PORTLAND, Ore. -- Strategic alliances and partnerships pop up all the time in the credit union industry, but some stand out as having the potential to change the way credit unions do business.
That could be the case with OnPoint Community Credit Union's new relationship with Countrywide Mortgage, the nation's largest mortgage lender.
For the first time ever, Countrywide has partnered with a credit union to offer its more than 140 mortgage programs to credit union members via a credit union partner. Countrywide and OnPoint have formed a 50/50 joint venture that operates as a mortgage banker. It is dubbed OnPoint Mortgage, powered by Countrywide.
The joint venture allows the $2.1 billion OnPoint to offer members a host of mortgage products it could not do on its own without heavy investment and infrastructure changes to support a full suite of mortgages.
"We wanted something that was kind of a unique model. Part of the interest with Countrywide was because they're in the mortgage business, they're not competing with us on the deposit side. We didn't feel we could find the depth of products they offer anywhere else," said Mary Jane Campbell, senior vice president/marketing and consumer products for OnPoint. Campbell will oversee the new joint venture.
Here's how it will work. The new entity will hire mortgage representatives to be housed in each of OnPoint's 11 branches. All of the loans will be on Countrywide's books and it will service the loans--OnPoint will hold no loans on its balance sheet. OnPoint and Countrywide will split the fee income on the mortgages. OnPoint is hoping to bring in a million dollars of non-interest income during the first year of operation. Building non-interest income is key for the credit union to be able to continue to offer great rates and products, said Campbell. Campbell estimates the new joint venture will do in the neighborhood of $20 million in loans a month, with the average loan approximately $225,000. OnPoint has a very successful consumer lending business, yet it's focused in two products. It will do $1.4 billion in consumer loans this year, split fairly equally between home equities and auto loans. While it has seen great success with home equities, only 1% of its 177,000 members hold a first mortgage from the credit union. Part of that, is the credit union's own balance sheet strategy.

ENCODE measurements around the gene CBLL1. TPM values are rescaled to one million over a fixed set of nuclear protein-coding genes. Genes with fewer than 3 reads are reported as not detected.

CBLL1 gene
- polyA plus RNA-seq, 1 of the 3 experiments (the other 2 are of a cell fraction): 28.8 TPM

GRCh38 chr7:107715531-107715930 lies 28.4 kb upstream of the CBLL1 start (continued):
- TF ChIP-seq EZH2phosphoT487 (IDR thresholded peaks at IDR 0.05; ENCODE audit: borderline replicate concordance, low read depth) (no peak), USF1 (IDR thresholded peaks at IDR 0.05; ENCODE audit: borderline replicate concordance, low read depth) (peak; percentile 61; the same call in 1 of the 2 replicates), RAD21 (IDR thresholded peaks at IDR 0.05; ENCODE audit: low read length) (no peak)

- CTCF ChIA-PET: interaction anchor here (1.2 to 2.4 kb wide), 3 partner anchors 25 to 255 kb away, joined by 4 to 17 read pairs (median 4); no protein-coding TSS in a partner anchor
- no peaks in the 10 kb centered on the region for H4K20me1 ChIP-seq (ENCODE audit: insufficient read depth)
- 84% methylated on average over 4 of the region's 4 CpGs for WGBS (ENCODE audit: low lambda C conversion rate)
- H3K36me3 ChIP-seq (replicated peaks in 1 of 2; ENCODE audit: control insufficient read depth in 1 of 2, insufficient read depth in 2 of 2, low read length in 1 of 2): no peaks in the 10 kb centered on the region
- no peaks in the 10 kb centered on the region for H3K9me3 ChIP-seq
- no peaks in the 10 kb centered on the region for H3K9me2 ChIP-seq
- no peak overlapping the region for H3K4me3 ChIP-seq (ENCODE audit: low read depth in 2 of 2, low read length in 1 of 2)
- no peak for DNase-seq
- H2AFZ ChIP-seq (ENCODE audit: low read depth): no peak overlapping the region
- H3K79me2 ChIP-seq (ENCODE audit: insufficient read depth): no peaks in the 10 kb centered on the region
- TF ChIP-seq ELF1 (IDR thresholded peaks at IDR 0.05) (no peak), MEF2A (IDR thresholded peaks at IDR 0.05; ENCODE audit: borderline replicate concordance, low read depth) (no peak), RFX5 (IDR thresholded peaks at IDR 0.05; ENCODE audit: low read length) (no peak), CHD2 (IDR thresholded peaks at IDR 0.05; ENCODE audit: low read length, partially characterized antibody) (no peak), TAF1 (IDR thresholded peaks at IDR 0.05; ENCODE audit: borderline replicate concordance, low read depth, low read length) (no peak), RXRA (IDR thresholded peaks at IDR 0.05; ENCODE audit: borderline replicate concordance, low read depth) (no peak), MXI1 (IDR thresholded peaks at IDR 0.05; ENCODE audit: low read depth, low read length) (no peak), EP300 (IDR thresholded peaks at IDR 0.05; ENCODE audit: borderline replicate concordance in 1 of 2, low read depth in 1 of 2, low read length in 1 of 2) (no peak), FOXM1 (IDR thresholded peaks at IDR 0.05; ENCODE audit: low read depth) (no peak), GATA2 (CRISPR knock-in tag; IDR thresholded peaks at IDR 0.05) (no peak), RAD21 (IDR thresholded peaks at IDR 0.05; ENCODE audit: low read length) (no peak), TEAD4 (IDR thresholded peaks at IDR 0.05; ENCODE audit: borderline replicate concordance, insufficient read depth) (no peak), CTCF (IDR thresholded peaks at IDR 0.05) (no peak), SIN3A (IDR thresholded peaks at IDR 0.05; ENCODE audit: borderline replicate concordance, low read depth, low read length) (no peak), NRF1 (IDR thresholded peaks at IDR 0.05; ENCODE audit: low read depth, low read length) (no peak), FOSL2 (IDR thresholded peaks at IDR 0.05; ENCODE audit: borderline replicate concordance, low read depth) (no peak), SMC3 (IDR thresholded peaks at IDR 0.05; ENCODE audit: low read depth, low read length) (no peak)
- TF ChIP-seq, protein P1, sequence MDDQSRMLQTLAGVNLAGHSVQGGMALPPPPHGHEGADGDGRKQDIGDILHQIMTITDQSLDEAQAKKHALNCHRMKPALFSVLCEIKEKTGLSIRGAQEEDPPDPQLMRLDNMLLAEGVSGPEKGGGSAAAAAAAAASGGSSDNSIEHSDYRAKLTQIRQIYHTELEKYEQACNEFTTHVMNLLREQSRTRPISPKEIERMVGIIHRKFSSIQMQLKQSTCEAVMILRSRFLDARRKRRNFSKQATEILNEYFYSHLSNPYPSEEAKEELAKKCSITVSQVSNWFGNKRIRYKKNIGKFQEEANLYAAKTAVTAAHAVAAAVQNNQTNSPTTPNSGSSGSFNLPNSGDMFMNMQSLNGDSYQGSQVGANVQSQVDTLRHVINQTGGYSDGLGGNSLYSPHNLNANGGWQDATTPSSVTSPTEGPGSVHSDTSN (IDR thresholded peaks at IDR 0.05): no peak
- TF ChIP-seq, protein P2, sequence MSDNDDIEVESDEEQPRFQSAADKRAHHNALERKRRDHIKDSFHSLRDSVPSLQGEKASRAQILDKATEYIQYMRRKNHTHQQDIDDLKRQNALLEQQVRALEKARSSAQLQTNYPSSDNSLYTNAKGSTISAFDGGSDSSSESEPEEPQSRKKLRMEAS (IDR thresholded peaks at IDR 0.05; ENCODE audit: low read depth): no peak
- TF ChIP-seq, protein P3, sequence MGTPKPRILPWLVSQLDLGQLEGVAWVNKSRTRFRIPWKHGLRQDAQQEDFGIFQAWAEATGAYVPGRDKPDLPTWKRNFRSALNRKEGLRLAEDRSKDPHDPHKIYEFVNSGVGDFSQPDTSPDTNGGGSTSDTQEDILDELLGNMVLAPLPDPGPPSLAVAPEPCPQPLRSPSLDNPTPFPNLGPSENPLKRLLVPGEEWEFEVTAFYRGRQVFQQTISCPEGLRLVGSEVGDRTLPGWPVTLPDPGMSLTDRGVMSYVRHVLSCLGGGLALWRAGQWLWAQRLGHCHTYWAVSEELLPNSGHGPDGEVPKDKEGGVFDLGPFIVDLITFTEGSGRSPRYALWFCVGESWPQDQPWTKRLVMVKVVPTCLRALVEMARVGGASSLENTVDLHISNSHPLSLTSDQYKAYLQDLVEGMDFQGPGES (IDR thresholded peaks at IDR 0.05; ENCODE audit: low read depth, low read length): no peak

"We've always done adjustable rate mortgages and keep a lot on our books. But we weren't able to offer a good solution for a 30-year mortgage. One of the reasons is we didn't want those 30-year mortgages on our books," said Campbell.
OnPoint Community President/CEO Robert Stuart said the Countrywide name is well recognized among consumers. Combine that with OnPoint's strong name in Oregon, and it should spell trust to members. Stuart, who took over for former OnPoint CEO Cliff Dias on Feb. 1, noted that this concept was already at the CU when he took over, but it was pushed to the forefront in the last year.
Stuart has banking roots. He spent 15 years with Bank of America and headed up consumer banking for the Portland Metro market for BofA. He says the Countrywide deal can help OnPoint take away business from the big banks that have a heavy presence in the area known as the I-5 corridor. Stuart is also exploring offering credit cards, a product OnPoint currently does not offer.
Interestingly, Campbell noted that Countrywide has a turnkey process for these types of joint ventures so OnPoint had a model from which to work. Countrywide designed the model to be able to be closed in 90 to 120 days. It does a number of these types of joint ventures with builders to offer financing for new home construction.
OnPoint Mortgage powered by Countrywide is in the process of hiring a manager. That manager will report to Campbell. It will open for business in February of next year. --firstname.lastname@example.org